Increasing the speed of APEX Collections

I’d love to say “I’m quite often asked…”, but to be honest hardly anyone seems to use Collections in APEX (a very under utilised feature in my opinion).

However, a question does come up from time to time, often along the lines of “I am using a collection but it is slow…”.

Typically, you might create a collection in the following way -

APEX_COLLECTION.CREATE_COLLECTION_FROM_QUERY(
  p_collection_name => 'COLL1',
  p_query           => 'select * from emp',
  p_generate_md5    => 'NO');

This would create a collection (called ‘COLL1′) and populate it with the results of the query (select * from emp).

So, let’s take a quick example. Firstly I want to use a sizable table

JES@dbtest> create table my_all_objects as select * from all_objects;

Table created.

JES@dbtest> select count(*) from my_all_objects;

  COUNT(*)
----------
     55853

So now I’m going to create an APEX application, which has the following code in a process:

APEX_COLLECTION.CREATE_COLLECTION_FROM_QUERY(
  p_collection_name => 'COLL1',
  p_query           => 'select * from my_all_objects',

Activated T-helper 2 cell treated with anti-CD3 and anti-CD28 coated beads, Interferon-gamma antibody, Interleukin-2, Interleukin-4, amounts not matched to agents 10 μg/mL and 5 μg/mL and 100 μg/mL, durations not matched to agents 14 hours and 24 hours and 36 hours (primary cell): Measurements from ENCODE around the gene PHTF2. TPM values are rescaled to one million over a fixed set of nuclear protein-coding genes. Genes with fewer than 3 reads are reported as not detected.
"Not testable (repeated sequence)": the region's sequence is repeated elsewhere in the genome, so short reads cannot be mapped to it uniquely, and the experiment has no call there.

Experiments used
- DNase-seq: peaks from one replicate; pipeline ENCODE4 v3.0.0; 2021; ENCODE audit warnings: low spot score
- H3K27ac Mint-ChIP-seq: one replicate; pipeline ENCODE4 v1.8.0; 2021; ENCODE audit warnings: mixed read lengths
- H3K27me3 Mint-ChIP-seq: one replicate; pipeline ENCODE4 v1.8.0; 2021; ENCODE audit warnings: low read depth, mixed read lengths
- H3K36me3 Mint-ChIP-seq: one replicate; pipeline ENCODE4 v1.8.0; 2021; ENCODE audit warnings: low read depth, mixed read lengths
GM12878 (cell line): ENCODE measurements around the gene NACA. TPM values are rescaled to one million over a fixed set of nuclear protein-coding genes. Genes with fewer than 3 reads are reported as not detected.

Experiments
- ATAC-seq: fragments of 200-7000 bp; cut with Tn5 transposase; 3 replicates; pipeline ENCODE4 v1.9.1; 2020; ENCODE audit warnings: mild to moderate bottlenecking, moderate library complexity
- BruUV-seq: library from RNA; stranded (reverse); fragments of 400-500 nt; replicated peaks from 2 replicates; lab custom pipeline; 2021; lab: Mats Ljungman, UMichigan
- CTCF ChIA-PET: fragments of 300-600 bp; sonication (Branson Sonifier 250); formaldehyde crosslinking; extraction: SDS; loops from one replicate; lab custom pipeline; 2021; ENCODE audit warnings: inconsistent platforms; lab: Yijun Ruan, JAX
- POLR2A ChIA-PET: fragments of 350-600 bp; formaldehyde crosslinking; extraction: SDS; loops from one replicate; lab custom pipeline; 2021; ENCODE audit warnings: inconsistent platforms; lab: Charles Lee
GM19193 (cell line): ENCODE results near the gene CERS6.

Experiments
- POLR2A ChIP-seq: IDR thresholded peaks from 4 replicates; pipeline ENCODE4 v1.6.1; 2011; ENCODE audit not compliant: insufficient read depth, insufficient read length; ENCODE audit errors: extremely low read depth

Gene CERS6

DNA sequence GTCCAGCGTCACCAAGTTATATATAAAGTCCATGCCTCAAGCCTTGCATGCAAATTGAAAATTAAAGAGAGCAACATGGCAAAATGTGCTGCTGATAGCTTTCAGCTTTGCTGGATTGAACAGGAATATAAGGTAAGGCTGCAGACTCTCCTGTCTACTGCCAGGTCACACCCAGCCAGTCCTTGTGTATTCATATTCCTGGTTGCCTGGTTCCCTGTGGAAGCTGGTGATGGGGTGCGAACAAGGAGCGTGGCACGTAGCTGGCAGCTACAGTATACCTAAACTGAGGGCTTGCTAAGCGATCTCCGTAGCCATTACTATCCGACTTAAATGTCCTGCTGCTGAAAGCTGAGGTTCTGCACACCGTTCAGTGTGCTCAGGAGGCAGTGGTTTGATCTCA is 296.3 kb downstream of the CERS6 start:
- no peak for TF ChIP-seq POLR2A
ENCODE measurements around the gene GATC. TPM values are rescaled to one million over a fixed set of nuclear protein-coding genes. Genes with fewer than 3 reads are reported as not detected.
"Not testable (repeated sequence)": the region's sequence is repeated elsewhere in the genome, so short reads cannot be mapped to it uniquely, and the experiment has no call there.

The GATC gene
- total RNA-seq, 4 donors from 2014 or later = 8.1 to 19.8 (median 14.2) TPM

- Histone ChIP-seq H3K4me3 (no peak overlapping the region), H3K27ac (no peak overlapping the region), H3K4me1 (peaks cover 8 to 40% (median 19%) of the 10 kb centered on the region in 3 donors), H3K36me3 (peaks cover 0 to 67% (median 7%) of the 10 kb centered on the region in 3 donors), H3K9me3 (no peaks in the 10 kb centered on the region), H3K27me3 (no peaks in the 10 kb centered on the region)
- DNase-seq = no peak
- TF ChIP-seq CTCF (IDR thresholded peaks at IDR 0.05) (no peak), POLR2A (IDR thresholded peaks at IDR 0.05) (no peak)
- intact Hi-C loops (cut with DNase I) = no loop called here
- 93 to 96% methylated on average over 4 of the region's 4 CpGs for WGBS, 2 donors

p_generate_md5    => 'NO');

It’s not really important to see the APEX application as such, what is important is to see how long it takes to run this process. There are lots of ways I can achieve that (putting in my own instrumentation etc), but APEX comes with a nice debug mode, which shows me timing information for everything that it does when you run a page. Running that page in debug mode I see something similar to -

0.03: ...Process "Create 1": PLSQL (AFTER_SUBMIT) APEX_COLLECTION.CREATE_COLLECTION_FROM_QUERY( p_collection_name => 'COLL1', p_query => 'SELECT * FROM my_all_objects', p_generate_md5 => 'NO');
18.57: ...Do not run process "Create_B", process point=AFTER_SUBMIT, condition type=, when button pressed=CREATE_B

The important bit here is the difference in timings (18.57 – 0.03) between the two lines, so that means my process took around 18.54 seconds to create the collection. 18 seconds is a long time for an user to wait for something to happen in a web application.

So, what can we do to improve things? Well if you look in the documentation for APEX_COLLECTION you’ll see there is another routine called CREATE_COLLECTION_FROM_QUERY_B. From the documentation -

The CREATE_COLLECTION_FROM_QUERY_B method offers significantly faster performance than the CREATE_COLLECTION_FROM_QUERY method by performing bulk SQL operations, but has the following limitations:

No column value in the select list of the query can be more than 2,000 bytes. If a row is encountered that has a column value of more than 2,000 bytes, an error will be raised during execution.

The MD5 checksum will not be computed for any members in the collection.